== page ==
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Breakthrough in Moisture Function of Soil Heterotrophic Respiration

 Research

Scholars from the Institute of Surface-Earth System Science at Tianjin University in collaboration with the Joint Global Change Research Institute at the University of Maryland have made progress on earth system models of soil heterotrophic respiration. Their research results have recently been published in Nature Communications: “A Moisture Function of Soil Heterotrophic Respiration that Incorporates Microscale Processes”.

Soil heterotrophic respiration (HR) is an important source of soil-to-atmosphere CO2 flux, but its response to changes in soil water content (θ) is poorly understood. Earth system models commonly use empirical moisture functions to describe the HR–θ relationship, introducing significant uncertainty in predicting CO2 flux from soils. Generalized, mechanistic models that address this uncertainty are thus urgently needed. Researchers from Tianjin University and the University of Maryland derived, tested, and calibrated a novel moisture function, fm, that encapsulates primary physiochemical and biological processes controlling soil HR. They validated fm using simulation results and published experimental data and established the quantitative relationships between parameters of fm and measurable soil properties, which enables fm to predict the HR–θ relationships for different soils across spatial scales. The fm function predicted comparable HR–θ relationships with laboratory and field measurements and may reduce the uncertainty in predicting the response of soil organic carbon stocks to climate change compared with the empirical moisture functions currently used in Earth system models.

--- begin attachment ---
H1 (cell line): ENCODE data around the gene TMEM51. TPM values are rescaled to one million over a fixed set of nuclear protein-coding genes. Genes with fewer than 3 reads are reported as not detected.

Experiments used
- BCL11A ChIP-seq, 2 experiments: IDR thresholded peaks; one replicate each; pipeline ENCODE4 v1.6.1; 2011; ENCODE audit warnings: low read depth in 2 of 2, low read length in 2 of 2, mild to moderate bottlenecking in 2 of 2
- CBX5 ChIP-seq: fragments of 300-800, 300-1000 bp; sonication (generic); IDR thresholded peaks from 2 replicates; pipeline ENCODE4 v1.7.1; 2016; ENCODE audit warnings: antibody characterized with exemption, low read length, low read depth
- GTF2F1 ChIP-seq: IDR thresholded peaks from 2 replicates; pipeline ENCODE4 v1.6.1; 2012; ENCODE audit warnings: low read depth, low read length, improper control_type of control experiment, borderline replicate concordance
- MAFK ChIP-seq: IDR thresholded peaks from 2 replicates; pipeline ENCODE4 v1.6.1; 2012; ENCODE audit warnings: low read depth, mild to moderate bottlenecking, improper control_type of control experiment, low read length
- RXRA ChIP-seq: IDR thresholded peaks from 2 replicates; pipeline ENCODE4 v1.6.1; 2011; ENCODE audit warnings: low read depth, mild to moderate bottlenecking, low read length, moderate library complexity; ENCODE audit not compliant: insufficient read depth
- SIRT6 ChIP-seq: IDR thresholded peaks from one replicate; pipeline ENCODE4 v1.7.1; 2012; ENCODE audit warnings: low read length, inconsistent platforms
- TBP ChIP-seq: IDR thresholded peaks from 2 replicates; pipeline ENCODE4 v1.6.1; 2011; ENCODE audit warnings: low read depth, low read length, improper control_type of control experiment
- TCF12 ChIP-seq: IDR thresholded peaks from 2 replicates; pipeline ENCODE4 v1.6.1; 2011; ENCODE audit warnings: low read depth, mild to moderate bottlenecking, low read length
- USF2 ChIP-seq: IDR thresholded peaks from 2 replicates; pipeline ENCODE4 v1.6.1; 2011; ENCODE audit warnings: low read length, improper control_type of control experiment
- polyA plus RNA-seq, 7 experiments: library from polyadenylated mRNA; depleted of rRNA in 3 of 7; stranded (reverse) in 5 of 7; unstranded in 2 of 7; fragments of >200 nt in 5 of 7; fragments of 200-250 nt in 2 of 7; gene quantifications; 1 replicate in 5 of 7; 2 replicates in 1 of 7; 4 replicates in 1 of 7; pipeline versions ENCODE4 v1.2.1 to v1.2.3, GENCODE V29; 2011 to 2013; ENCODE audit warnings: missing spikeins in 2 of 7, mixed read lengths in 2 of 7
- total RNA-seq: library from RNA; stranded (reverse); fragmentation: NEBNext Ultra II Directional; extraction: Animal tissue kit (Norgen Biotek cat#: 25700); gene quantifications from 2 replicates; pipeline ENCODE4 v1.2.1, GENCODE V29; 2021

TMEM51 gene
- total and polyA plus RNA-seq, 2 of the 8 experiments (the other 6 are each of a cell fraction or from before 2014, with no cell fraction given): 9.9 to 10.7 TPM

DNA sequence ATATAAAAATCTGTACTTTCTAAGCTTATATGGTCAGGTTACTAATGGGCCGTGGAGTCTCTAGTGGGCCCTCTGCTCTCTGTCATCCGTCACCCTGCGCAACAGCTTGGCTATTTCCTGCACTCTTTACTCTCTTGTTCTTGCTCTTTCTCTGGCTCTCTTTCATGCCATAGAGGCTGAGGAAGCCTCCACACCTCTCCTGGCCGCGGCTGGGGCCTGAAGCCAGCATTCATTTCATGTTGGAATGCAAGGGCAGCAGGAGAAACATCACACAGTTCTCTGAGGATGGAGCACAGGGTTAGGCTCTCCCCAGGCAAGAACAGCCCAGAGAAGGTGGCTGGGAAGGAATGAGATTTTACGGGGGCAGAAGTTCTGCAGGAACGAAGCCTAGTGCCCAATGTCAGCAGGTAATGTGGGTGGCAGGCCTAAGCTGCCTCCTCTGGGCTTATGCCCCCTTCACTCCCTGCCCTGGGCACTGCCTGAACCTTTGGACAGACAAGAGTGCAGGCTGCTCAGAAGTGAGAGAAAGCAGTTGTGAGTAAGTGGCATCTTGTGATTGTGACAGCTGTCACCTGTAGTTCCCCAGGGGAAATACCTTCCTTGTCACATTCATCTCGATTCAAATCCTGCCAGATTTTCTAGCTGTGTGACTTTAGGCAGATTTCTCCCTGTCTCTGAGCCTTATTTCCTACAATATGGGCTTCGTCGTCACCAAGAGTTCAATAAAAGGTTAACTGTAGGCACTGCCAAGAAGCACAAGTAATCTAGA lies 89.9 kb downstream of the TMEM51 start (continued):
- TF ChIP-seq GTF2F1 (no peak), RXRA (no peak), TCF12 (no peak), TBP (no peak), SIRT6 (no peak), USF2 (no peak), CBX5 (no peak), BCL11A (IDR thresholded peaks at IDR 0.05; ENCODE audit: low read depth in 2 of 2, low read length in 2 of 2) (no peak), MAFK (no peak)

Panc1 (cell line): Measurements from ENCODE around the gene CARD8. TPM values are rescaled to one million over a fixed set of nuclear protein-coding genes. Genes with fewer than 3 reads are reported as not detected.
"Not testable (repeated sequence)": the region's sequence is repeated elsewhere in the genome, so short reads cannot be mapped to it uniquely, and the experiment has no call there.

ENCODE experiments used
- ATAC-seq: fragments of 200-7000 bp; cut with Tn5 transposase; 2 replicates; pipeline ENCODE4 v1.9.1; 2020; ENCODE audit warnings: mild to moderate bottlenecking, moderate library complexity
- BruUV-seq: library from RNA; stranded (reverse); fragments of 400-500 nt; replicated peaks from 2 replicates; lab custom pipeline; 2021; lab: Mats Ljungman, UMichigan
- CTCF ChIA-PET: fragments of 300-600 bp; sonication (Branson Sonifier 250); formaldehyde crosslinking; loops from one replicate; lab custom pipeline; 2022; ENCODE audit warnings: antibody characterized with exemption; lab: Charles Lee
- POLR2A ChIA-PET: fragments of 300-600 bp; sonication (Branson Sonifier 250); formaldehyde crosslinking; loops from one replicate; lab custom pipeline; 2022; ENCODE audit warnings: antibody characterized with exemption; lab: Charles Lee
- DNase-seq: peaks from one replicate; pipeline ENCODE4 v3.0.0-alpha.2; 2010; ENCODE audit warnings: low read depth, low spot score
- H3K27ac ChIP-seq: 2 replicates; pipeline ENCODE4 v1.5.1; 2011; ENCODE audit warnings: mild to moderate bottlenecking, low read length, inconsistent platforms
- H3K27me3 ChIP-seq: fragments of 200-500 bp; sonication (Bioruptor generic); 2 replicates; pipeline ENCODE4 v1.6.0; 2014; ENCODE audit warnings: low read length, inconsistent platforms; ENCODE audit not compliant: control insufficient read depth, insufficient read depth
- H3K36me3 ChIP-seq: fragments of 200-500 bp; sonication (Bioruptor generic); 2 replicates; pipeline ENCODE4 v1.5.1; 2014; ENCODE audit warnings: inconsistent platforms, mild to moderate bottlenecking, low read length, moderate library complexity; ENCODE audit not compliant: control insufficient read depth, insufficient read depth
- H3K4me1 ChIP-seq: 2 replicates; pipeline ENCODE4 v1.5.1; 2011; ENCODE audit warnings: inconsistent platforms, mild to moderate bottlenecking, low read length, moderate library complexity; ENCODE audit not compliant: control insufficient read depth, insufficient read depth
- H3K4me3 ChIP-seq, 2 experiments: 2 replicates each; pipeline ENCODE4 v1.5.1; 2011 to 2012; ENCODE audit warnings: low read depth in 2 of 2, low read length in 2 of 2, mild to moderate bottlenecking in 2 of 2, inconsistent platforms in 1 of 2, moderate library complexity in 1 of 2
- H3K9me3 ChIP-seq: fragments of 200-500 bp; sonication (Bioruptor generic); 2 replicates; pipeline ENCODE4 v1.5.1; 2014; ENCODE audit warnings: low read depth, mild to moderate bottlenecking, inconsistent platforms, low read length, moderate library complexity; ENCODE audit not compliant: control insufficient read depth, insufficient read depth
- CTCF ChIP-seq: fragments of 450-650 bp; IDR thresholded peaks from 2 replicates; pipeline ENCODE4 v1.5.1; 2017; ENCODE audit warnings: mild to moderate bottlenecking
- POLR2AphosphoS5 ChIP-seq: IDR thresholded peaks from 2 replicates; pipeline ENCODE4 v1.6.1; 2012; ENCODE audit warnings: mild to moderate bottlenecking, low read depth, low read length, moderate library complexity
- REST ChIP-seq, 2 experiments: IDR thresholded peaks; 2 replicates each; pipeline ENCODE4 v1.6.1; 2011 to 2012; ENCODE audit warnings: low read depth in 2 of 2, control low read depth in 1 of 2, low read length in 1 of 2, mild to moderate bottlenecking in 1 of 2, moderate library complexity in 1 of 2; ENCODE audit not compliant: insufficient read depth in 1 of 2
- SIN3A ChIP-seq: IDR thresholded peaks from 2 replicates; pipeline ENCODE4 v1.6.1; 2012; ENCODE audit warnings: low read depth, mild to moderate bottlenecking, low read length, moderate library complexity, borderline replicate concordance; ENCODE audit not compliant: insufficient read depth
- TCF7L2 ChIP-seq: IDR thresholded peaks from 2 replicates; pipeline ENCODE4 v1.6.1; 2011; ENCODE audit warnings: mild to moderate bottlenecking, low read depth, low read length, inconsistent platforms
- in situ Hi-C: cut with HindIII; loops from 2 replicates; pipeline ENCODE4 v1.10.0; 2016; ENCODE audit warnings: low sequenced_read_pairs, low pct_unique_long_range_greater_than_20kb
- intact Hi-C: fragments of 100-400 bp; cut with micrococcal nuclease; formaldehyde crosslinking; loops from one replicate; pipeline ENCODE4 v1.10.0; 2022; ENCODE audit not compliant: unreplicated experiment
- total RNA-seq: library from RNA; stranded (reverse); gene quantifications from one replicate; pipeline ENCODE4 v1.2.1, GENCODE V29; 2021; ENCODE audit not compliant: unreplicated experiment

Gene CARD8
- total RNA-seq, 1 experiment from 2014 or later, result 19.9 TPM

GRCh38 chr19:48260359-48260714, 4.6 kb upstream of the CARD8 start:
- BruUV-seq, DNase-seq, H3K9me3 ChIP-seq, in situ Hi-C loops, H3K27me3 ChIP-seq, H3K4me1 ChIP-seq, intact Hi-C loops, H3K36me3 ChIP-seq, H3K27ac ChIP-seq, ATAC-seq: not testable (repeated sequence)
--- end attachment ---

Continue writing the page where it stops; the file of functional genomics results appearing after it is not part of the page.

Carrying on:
Figure: Establishing macroscale process-based models from microscale mechanics of soil heterotrophic respiration.

Paper citation: Yan, Zhifeng; Bond-Lamberty, Ben; Todd-Brown, Katherine; Bailey, Vanessa; Li, SiLiang; Liu, Cong Qiang; Liu, Chongxuan *. 2018. A moisture function of soil heterotrophic respiration that incorporates microscale processes. Nature Communications. 9: 2562-2571. Full text linkhttps://www.nature.com/articles/s41467-018-04971-6#Sec12.
By: Institute of Surface-Earth System Science
Editors: Sun Xiaofang and Ross Colquhoun